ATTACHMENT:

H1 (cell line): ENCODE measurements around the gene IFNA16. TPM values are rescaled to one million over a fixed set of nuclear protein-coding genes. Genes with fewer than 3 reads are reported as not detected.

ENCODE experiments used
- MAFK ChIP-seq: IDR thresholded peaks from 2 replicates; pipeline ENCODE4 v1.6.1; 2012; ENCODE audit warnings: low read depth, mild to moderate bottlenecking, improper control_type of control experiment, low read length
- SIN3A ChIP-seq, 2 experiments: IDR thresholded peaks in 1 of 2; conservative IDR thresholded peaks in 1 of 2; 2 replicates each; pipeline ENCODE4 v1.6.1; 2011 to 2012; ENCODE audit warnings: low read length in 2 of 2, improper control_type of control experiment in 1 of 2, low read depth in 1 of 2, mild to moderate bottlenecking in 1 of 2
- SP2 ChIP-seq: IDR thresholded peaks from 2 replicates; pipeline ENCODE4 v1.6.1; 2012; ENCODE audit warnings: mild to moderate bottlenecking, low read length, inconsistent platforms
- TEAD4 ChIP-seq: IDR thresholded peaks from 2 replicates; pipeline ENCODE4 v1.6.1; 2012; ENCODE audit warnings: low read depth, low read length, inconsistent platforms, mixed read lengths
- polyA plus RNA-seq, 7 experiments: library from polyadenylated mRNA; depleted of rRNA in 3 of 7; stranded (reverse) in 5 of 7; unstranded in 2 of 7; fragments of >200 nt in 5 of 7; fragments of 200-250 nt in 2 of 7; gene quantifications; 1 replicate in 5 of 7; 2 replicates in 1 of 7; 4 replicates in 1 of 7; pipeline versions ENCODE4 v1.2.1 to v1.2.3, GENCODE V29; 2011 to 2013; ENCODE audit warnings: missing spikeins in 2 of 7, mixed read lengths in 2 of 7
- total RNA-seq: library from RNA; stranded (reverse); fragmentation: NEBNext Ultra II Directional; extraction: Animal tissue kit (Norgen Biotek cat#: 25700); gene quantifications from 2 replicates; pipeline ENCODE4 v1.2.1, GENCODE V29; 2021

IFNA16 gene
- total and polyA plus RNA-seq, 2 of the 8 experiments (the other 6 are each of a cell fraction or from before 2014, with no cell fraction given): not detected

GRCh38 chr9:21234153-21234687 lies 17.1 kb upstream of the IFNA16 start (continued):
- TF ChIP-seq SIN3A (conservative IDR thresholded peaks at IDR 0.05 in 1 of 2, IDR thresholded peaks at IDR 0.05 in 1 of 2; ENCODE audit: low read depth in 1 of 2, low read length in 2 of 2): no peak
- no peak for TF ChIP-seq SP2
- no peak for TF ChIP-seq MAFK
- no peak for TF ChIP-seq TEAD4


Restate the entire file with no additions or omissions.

H1 (cell line): ENCODE measurements around the gene IFNA16. TPM values are rescaled to one million over a fixed set of nuclear protein-coding genes. Genes with fewer than 3 reads are reported as not detected.

ENCODE experiments used
- MAFK ChIP-seq: IDR thresholded peaks from 2 replicates; pipeline ENCODE4 v1.6.1; 2012; ENCODE audit warnings: low read depth, mild to moderate bottlenecking, improper control_type of control experiment, low read length
- SIN3A ChIP-seq, 2 experiments: IDR thresholded peaks in 1 of 2; conservative IDR thresholded peaks in 1 of 2; 2 replicates each; pipeline ENCODE4 v1.6.1; 2011 to 2012; ENCODE audit warnings: low read length in 2 of 2, improper control_type of control experiment in 1 of 2, low read depth in 1 of 2, mild to moderate bottlenecking in 1 of 2
- SP2 ChIP-seq: IDR thresholded peaks from 2 replicates; pipeline ENCODE4 v1.6.1; 2012; ENCODE audit warnings: mild to moderate bottlenecking, low read length, inconsistent platforms
- TEAD4 ChIP-seq: IDR thresholded peaks from 2 replicates; pipeline ENCODE4 v1.6.1; 2012; ENCODE audit warnings: low read depth, low read length, inconsistent platforms, mixed read lengths
- polyA plus RNA-seq, 7 experiments: library from polyadenylated mRNA; depleted of rRNA in 3 of 7; stranded (reverse) in 5 of 7; unstranded in 2 of 7; fragments of >200 nt in 5 of 7; fragments of 200-250 nt in 2 of 7; gene quantifications; 1 replicate in 5 of 7; 2 replicates in 1 of 7; 4 replicates in 1 of 7; pipeline versions ENCODE4 v1.2.1 to v1.2.3, GENCODE V29; 2011 to 2013; ENCODE audit warnings: missing spikeins in 2 of 7, mixed read lengths in 2 of 7
- total RNA-seq: library from RNA; stranded (reverse); fragmentation: NEBNext Ultra II Directional; extraction: Animal tissue kit (Norgen Biotek cat#: 25700); gene quantifications from 2 replicates; pipeline ENCODE4 v1.2.1, GENCODE V29; 2021

IFNA16 gene
- total and polyA plus RNA-seq, 2 of the 8 experiments (the other 6 are each of a cell fraction or from before 2014, with no cell fraction given): not detected

GRCh38 chr9:21234153-21234687 lies 17.1 kb upstream of the IFNA16 start (continued):
- TF ChIP-seq SIN3A (conservative IDR thresholded peaks at IDR 0.05 in 1 of 2, IDR thresholded peaks at IDR 0.05 in 1 of 2; ENCODE audit: low read depth in 1 of 2, low read length in 2 of 2): no peak
- no peak for TF ChIP-seq SP2
- no peak for TF ChIP-seq MAFK
- no peak for TF ChIP-seq TEAD4